New drugged driving campaign in Colorado warns drivers that while pot use is legal, it’s not appropriate everywhere
Colorado traffic safety officials unveiled a new campaign aimed at catching the attention of drivers tempted to get behind the wheel after smoking marijuana. State officials have begun surreptitiously parking cars outside of concerts, sporting events and at shopping malls. The special cars have fans hidden inside blowing non-toxic smoke out of the windows, revealing messages that warn “Drive High, Get a DUI.” It’s part of Colorado’s efforts to remind marijuana users that while pot use is legal, it’s not appropriate everywhere. The campaign was announced as thousands of marijuana enthusiasts from across the world are descending on Denver this weekend for the annual Cannabis Cup competition, a separate marijuana-themed festival, and a cannabis investor summit.
The University of Michigan Injury Center and the U-M Transportation Research Institute is providing quite a bit more weight behind the argument that car manufacturers should be required to equip new vehicles with alcohol ignition interlocks. These devices would test and verify the driver’s blood alcohol level before the car would start. An obvious argument against that is the increase to the price of the car, but the U-M study showed that the savings would actually be nearly $23 billion and 4,000 lives annually.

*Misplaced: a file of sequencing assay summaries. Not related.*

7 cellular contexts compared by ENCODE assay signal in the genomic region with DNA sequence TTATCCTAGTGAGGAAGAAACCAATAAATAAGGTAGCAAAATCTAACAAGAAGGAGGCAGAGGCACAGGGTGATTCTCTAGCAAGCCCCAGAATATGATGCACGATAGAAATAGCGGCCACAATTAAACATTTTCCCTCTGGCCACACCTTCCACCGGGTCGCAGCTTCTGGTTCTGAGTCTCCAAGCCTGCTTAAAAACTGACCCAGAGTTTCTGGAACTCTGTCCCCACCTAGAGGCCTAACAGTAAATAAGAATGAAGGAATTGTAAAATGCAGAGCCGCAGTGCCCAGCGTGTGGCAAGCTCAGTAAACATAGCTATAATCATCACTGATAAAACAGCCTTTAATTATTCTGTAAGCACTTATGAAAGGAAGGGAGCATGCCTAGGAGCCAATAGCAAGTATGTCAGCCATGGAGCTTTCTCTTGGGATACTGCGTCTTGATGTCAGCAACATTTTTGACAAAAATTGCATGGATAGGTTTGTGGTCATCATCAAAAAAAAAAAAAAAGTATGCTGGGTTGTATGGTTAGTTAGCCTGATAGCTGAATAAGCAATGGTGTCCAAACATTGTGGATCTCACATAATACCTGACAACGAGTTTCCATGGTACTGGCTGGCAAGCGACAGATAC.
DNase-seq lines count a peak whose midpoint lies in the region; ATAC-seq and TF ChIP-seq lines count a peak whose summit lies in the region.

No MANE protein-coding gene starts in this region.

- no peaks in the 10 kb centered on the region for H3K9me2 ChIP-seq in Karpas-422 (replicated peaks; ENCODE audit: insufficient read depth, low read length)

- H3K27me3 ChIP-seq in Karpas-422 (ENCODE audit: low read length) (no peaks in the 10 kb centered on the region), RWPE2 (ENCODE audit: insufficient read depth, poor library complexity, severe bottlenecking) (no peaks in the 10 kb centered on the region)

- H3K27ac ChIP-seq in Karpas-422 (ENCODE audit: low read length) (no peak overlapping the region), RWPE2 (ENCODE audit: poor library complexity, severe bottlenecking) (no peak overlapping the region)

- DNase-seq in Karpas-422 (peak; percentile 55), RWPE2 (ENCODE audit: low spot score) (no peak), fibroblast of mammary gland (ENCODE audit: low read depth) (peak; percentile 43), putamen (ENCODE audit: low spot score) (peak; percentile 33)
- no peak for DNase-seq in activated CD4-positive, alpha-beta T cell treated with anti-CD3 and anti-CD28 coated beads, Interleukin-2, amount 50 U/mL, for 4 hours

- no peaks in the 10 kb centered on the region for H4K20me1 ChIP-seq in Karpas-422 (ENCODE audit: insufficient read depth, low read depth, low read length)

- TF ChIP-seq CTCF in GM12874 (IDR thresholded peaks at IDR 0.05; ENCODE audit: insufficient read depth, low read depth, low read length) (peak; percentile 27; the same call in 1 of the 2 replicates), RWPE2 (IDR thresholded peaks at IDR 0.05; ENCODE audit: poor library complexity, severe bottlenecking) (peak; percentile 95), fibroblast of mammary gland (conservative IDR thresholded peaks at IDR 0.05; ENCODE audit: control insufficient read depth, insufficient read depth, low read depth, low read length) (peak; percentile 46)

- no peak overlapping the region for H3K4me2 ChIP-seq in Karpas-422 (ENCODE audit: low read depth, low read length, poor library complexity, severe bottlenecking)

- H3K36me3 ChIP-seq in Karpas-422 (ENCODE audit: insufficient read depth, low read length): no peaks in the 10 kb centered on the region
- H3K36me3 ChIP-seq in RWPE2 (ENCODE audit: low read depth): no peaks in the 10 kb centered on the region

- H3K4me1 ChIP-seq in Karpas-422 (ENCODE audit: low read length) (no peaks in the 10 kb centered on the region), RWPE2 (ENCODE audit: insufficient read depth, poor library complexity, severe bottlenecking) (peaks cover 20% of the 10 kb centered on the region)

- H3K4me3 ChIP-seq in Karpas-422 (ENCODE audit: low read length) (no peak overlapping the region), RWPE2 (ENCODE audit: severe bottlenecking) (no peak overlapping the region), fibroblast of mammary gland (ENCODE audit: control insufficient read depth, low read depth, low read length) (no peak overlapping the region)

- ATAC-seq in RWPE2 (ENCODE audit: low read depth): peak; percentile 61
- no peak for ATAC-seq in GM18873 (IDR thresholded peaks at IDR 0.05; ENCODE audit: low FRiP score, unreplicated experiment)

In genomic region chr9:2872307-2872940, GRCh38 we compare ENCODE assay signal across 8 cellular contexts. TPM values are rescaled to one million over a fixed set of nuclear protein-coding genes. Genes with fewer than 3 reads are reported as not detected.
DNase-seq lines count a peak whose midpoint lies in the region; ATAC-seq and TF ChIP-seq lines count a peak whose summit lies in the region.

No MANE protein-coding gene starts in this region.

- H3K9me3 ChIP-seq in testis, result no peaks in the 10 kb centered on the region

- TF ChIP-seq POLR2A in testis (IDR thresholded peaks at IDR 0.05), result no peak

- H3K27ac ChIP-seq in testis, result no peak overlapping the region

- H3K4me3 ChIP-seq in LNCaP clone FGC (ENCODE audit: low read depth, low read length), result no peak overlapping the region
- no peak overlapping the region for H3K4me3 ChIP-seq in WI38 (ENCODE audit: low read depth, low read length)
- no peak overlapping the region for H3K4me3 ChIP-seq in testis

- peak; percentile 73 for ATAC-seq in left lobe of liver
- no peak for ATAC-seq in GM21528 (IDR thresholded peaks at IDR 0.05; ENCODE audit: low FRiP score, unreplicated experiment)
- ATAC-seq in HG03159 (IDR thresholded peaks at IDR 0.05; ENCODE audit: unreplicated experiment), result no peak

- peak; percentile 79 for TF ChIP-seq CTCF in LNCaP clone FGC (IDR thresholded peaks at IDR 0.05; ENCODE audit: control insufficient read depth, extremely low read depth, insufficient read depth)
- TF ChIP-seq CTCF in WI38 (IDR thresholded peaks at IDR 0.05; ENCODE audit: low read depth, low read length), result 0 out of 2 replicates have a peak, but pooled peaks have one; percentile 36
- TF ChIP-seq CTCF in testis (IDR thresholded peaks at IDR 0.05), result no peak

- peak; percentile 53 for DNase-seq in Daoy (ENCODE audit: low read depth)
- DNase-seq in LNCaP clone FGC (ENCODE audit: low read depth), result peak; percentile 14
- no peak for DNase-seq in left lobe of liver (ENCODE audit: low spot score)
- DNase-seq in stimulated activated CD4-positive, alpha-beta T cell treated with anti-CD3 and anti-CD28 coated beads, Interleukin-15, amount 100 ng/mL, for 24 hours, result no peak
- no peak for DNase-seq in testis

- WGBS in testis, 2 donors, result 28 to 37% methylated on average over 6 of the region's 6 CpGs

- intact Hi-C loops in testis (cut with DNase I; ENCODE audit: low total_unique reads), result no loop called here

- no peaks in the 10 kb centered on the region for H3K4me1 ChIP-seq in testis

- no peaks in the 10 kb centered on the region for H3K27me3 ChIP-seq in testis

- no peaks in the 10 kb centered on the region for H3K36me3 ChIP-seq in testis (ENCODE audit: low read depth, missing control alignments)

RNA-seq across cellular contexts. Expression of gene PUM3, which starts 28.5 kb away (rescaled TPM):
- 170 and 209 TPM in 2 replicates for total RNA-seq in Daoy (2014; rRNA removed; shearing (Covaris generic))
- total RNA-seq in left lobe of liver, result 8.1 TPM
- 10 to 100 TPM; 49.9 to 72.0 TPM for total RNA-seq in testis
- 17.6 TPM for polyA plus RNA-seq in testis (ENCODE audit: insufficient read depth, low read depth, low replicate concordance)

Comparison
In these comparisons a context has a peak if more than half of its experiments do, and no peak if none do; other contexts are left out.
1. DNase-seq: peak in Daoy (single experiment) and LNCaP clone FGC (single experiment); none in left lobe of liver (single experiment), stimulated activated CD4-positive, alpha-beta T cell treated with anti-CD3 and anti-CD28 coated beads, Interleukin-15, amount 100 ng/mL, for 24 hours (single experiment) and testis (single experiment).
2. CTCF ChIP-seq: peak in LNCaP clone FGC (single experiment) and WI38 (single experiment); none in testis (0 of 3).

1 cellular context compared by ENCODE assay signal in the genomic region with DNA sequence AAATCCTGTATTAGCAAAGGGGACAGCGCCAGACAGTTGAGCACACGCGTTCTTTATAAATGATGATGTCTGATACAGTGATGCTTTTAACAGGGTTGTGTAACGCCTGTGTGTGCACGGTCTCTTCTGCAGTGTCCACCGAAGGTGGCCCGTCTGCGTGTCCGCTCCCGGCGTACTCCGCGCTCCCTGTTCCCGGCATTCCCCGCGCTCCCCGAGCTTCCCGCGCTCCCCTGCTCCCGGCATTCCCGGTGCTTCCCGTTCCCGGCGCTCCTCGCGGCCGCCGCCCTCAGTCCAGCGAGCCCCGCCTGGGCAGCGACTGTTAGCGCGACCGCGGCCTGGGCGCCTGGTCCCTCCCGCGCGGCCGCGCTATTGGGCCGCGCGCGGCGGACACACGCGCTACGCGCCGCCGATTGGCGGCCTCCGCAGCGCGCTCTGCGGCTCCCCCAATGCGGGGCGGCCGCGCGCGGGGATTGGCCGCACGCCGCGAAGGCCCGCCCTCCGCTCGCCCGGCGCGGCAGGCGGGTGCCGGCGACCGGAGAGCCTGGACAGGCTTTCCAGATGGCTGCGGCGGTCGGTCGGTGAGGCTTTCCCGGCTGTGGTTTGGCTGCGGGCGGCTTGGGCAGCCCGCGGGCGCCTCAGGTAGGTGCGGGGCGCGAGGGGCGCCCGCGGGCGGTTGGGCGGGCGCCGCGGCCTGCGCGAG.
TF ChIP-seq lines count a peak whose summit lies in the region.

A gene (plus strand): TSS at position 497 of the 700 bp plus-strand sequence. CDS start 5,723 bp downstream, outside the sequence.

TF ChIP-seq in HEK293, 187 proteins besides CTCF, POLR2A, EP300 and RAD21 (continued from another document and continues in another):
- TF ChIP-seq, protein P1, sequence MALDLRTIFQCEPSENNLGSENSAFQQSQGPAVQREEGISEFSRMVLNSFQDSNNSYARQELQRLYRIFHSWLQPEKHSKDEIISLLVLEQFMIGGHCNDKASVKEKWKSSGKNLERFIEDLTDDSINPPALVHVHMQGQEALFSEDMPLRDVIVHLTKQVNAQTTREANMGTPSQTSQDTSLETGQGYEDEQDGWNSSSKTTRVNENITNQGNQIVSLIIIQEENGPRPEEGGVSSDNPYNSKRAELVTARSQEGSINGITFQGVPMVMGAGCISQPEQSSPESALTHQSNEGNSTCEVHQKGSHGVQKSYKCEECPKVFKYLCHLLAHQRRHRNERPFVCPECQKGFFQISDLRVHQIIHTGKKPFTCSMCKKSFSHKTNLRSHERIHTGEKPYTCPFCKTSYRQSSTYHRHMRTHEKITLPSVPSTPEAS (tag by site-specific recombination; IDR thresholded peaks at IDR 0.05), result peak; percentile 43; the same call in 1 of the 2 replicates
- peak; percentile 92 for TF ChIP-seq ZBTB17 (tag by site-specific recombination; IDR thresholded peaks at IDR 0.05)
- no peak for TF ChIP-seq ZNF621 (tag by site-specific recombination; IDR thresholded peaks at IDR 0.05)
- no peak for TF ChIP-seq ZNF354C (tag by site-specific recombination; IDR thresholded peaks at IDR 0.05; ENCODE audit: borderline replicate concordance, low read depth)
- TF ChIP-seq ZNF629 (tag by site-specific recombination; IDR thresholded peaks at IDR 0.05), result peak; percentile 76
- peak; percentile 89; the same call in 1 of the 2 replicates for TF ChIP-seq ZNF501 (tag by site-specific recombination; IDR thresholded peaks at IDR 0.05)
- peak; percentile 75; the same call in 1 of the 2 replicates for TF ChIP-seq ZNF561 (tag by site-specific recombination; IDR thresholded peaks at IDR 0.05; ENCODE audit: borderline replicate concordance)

Researchers analyzed data from 2005 and 2010 national surveys on alcohol use. The surveys involved almost 9,000 people from across the United States. The results showed that simultaneous users were almost six times more likely to binge drink at least once a month, compared with people who only drank alcohol. People who drank alcohol and used pot separately were nearly twice as likely to binge drink, which was defined as five or more drinks in a day. Responses to questions about alcohol-related problems revealed that simultaneous users were more than twice as likely to drive drunk as alcohol-only users, the study reported.
MAAD testified Tuesday in Texas in support of an ignition interlock bill. The bill proposes first-time offenders could decide if they want to lose the privilege to drive, or have an ignition interlock device installed instead. Many drivers who get DWIs lose their licenses, but advocates of House Bill 2246 believe that punishment is not enough. They claim that a suspended license does not prevent drivers from getting behind the wheel. They often drive out of necessity, to conduct normal lives.
If passed, anybody convicted of an alcohol-related DWI charge in North Carolina, despite their BAC, would need to get an ignition interlock device. Currently, the only people who have these devices are people who were convicted of having a blood alcohol concentration of .15 or higher. The bill is currently being reviewed and has not been voted on yet.